One of the most important organizations in Puget Sound is one that gets little public attention. The Puget Sound Regional Council (PSRC) is generally only in the news following a big vote or some other controversy generated by the elected officials who make up its four-county membership.
Recently, Seattle Mayor Mike McGinn joined the mayor of Port Orchard, Lary Coppola, in opposing the PSRC's Transportation 2040 Plan — albeit for very different reasons. They were the only elected officials to vote "no" out of a group of 32.
McGinn was not convinced that the plan did enough to reduce greenhouse-gas emissions and was not heavily enough invested in transit. Port Orchard's Coppola had concerns that the 2040 Plan was heavily influenced by King County and Seattle and didn't reflect the needs of his constituents. In comments submitted by the city of Port Orchard, the plan was referred to as "arrogant" and needing to be “scrapped.” He also disagreed with the emphasis on tolling to pay for transit in addition to roads.
What gives? And what is the purpose of the Transportation 2040 Plan and why should we worry about it? After all, a large majority of the PSRC supports it.
First, we should care because the PSRC, as a federally recognized metropolitan planning organization, selects projects for federal funding — about $160 million each year, with two-thirds of that for transit. Second, the federal government requires regions to have a 20-year planning horizon as a precondition for receipt of federal transportation funds. The region's current plan, Destination 2030, will not meet this key federal test beyond this year. And finally, this plan will help influence the next big state transportation funding push in the 2011 legislative session.
It also gives Seattle an easy opportunity to show that it can play well with others. Our friends in other cities and counties around Puget Sound &mdash with good reason &mdash sometimes feel we do not respect their opinions or care about their cities and neighborhoods.
The major roads projects in any transportation plan these days are the most controversial. But this plan smartly places the emphasis on strategic roads investments: maintain/replace existing infrastructure; complete projects that were started years ago and not completed; provide better connections between communities.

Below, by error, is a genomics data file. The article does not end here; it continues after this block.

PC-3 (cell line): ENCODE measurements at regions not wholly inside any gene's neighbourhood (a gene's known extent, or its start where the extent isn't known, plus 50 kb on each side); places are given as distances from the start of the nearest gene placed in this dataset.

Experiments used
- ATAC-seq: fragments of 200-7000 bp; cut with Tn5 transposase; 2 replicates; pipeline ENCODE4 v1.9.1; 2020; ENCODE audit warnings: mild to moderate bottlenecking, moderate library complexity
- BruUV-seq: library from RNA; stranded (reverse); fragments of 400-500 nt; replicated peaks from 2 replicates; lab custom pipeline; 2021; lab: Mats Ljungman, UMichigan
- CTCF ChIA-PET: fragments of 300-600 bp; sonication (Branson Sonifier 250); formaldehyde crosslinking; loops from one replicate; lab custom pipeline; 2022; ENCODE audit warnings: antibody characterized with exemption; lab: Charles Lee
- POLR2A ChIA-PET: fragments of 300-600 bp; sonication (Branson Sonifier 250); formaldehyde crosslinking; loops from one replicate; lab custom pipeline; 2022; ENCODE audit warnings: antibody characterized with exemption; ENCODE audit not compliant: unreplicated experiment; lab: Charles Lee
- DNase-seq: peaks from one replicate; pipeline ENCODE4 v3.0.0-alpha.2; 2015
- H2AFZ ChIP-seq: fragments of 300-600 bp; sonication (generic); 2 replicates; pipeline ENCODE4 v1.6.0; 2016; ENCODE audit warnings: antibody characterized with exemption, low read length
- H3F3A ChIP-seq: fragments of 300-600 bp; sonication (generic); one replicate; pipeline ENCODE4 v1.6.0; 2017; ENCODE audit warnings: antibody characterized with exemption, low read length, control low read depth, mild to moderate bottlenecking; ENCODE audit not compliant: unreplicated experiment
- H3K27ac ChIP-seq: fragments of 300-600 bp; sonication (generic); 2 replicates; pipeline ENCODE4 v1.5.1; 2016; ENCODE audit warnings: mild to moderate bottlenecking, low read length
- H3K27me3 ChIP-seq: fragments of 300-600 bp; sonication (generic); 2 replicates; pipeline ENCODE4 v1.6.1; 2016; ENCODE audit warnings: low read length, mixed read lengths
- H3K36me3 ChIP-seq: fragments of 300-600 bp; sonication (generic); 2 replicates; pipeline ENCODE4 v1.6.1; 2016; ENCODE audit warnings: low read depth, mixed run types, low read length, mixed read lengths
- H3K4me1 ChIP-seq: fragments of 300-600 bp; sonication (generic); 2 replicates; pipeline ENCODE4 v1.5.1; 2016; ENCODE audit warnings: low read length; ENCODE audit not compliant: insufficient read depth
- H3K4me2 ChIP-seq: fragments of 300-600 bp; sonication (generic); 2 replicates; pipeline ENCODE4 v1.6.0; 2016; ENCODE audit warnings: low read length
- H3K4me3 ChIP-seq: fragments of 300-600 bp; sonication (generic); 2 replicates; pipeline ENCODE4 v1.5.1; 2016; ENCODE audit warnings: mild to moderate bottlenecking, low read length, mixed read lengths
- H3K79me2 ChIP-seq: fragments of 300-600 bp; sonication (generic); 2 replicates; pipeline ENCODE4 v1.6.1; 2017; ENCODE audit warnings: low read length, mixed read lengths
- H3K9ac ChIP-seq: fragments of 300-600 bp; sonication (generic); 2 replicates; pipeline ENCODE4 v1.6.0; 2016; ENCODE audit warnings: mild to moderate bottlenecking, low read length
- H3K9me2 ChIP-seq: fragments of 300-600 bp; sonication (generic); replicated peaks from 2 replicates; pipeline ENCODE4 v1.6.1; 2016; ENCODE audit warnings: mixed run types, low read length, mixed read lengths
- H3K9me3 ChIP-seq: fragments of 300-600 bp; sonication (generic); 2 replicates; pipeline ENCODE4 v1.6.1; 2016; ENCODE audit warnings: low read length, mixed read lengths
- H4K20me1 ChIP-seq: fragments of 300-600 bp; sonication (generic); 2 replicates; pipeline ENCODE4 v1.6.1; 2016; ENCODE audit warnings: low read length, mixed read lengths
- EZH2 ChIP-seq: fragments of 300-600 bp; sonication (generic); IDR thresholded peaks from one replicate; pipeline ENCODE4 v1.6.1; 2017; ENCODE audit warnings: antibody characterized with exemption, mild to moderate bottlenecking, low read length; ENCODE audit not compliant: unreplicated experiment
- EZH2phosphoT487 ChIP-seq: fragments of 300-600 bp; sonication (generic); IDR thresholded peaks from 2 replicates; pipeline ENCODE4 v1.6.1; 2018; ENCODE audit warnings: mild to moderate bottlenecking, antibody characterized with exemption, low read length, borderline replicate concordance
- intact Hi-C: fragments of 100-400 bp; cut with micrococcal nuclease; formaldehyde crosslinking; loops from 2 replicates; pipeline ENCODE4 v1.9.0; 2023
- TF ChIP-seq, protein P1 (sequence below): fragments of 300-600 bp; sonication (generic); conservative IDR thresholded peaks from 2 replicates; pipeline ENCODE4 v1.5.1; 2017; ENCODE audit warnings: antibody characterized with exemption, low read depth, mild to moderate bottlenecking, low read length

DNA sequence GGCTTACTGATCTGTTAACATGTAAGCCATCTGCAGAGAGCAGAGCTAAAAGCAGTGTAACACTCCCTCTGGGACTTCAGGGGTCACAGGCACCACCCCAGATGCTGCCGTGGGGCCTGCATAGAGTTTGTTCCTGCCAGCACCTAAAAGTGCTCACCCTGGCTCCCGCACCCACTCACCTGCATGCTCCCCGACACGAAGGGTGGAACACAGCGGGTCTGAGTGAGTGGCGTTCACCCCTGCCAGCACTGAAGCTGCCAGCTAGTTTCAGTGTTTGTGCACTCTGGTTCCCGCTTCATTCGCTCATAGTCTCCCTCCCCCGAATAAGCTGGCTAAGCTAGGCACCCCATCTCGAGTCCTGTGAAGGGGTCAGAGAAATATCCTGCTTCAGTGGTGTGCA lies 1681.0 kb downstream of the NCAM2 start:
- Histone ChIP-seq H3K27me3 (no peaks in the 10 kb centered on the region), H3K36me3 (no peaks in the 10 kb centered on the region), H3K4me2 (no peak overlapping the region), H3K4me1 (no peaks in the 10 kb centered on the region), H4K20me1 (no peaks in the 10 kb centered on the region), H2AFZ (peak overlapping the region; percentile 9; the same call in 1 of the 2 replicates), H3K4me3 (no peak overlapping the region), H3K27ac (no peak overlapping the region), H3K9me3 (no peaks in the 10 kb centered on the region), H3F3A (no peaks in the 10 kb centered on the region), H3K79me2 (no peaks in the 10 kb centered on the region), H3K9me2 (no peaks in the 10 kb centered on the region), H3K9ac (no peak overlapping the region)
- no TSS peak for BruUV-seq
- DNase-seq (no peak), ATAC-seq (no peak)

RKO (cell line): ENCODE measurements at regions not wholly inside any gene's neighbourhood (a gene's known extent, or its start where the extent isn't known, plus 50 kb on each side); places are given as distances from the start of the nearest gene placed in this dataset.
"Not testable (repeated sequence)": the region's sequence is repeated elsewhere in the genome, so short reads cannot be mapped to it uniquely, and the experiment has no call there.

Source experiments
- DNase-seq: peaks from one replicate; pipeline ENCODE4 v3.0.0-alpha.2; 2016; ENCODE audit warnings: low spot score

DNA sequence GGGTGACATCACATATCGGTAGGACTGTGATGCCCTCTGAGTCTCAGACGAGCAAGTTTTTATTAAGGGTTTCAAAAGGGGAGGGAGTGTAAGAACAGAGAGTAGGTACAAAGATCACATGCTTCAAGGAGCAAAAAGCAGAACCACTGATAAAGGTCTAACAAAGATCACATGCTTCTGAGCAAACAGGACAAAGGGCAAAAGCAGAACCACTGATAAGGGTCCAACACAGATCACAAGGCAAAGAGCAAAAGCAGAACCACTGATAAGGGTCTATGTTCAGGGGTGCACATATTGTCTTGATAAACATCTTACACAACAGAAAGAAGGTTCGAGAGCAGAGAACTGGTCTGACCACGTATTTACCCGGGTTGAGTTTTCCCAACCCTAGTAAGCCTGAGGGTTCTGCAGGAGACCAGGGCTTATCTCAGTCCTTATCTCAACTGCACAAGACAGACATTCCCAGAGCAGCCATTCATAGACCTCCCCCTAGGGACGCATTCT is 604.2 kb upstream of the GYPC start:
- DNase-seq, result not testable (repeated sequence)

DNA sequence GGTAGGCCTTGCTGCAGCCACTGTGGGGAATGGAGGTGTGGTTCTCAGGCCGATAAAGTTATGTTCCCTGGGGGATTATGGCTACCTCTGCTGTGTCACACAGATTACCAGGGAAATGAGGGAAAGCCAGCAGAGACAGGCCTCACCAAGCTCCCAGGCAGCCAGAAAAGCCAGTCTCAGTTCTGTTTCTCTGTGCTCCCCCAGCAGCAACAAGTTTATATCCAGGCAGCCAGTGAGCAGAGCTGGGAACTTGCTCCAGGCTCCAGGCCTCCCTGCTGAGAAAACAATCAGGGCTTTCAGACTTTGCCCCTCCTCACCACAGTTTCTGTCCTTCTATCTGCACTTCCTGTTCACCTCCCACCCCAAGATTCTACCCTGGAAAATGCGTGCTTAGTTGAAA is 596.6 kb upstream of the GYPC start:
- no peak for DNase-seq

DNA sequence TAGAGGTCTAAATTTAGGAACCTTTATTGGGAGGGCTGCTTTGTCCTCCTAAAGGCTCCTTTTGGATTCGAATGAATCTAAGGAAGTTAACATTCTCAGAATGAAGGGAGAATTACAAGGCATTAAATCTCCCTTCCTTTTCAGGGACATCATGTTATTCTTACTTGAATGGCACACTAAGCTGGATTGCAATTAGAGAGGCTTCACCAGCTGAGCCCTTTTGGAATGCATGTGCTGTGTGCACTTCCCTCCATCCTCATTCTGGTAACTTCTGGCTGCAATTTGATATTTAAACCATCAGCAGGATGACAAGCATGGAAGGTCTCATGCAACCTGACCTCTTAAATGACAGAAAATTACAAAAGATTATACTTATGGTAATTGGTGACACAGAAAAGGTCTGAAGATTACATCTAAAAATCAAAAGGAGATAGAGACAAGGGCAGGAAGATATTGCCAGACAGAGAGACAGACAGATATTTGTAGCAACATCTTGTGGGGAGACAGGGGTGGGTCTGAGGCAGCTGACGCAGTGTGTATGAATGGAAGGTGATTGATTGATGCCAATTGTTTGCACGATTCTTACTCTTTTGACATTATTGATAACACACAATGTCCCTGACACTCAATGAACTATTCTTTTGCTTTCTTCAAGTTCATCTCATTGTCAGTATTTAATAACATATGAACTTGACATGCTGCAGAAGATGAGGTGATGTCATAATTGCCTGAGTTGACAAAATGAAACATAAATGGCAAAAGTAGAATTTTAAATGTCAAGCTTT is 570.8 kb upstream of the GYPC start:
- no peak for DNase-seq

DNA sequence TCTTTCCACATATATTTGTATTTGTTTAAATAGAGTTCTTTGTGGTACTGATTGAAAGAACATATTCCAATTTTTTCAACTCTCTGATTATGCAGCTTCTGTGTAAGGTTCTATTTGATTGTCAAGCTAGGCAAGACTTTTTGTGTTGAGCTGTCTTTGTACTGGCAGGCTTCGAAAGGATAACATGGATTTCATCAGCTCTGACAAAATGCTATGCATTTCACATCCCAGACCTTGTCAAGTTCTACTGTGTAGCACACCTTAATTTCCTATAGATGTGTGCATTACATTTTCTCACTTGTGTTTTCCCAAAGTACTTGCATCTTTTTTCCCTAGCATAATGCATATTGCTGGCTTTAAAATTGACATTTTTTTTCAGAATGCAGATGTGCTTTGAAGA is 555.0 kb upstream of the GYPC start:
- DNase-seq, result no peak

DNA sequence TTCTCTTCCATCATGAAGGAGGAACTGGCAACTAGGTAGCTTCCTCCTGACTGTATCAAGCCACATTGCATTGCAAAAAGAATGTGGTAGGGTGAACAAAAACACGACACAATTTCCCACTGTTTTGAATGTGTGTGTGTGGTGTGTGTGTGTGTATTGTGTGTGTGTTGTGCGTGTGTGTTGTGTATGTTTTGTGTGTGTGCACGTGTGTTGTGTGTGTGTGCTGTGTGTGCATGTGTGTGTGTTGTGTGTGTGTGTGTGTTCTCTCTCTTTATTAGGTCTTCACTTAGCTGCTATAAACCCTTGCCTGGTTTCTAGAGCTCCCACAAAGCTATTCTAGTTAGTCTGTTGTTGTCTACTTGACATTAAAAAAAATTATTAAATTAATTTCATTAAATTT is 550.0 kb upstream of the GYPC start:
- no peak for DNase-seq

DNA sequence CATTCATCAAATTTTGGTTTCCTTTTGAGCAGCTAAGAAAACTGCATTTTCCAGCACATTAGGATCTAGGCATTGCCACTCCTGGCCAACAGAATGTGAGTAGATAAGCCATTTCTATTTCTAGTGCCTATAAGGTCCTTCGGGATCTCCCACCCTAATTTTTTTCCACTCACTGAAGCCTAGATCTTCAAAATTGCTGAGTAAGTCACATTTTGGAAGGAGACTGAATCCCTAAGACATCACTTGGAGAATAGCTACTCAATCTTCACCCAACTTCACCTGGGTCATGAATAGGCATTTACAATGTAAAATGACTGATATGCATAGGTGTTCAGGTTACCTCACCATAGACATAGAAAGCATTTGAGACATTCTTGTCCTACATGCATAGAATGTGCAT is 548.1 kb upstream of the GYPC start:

Consider two examples of projects in the Transportation 2040 Plan. First, Pierce County and the Port of Tacoma officials have been trying for years to get state route 167 completed. For the port, it would mean shorter and more efficient trips for trucks carrying containers to distribution centers in the Kent Valley. It would also dramatically shorten commute times for residents of Tacoma. Some transit advocates are claiming this is a road for cars and therefore a bad investment for the region. I would argue that this road for cars and trucks is exactly the kind of strategic investment that is needed for our future economic prosperity. Thirty out of 32 elected officials in the region seem to agree.
The other example is the South Park Bridge. This bridge is not only an essential freight corridor but a lifeline to the residents and businesses of South Park, in Seattle's south end. The neighborhood is one of Seattle’s most diverse. Immigrants have settled in the community, opened small businesses, and are entrepreneurial and cultural assets for the entire region.
King County must close the unsafe South Park bridge in June, and some small businesses will fail as a result. Keep in mind here that 109 years ago another immigrant, John W. Nordstrom, opened a small shoe store in Seattle's University District. It is smart to care about small businesses and help them thrive by making the public investments on which they depend.
SR 167 and the South Park Bridge were both in the Roads and Transit package that failed on the ballot a few years ago. (Mike McGinn, heading the local Sierra Club, was a leading opponent.) Admittedly, the package was huge and was reviled by those who thought it was too roads heavy and those who thought it was too transit heavy. There were also many who thought the taxes were just too much. It failed, and a subsequent Sound Transit-only measure passed in 2008. But that leaves funding roads still undone.
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